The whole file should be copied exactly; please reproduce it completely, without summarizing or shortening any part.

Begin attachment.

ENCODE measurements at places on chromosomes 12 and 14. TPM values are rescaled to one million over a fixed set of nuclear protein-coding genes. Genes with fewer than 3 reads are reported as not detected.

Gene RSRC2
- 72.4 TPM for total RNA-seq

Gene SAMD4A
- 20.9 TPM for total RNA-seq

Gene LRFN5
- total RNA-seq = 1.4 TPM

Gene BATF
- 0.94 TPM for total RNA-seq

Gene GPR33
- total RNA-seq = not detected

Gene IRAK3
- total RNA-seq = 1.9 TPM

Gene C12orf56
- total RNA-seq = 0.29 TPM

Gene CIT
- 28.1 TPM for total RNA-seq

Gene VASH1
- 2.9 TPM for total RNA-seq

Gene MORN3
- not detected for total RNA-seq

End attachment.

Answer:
ENCODE measurements at places on chromosomes 12 and 14. TPM values are rescaled to one million over a fixed set of nuclear protein-coding genes. Genes with fewer than 3 reads are reported as not detected.

Gene RSRC2
- 72.4 TPM for total RNA-seq

Gene SAMD4A
- 20.9 TPM for total RNA-seq

Gene LRFN5
- total RNA-seq = 1.4 TPM

Gene BATF
- 0.94 TPM for total RNA-seq

Gene GPR33
- total RNA-seq = not detected

Gene IRAK3
- total RNA-seq = 1.9 TPM

Gene C12orf56
- total RNA-seq = 0.29 TPM

Gene CIT
- 28.1 TPM for total RNA-seq

Gene VASH1
- 2.9 TPM for total RNA-seq

Gene MORN3
- not detected for total RNA-seq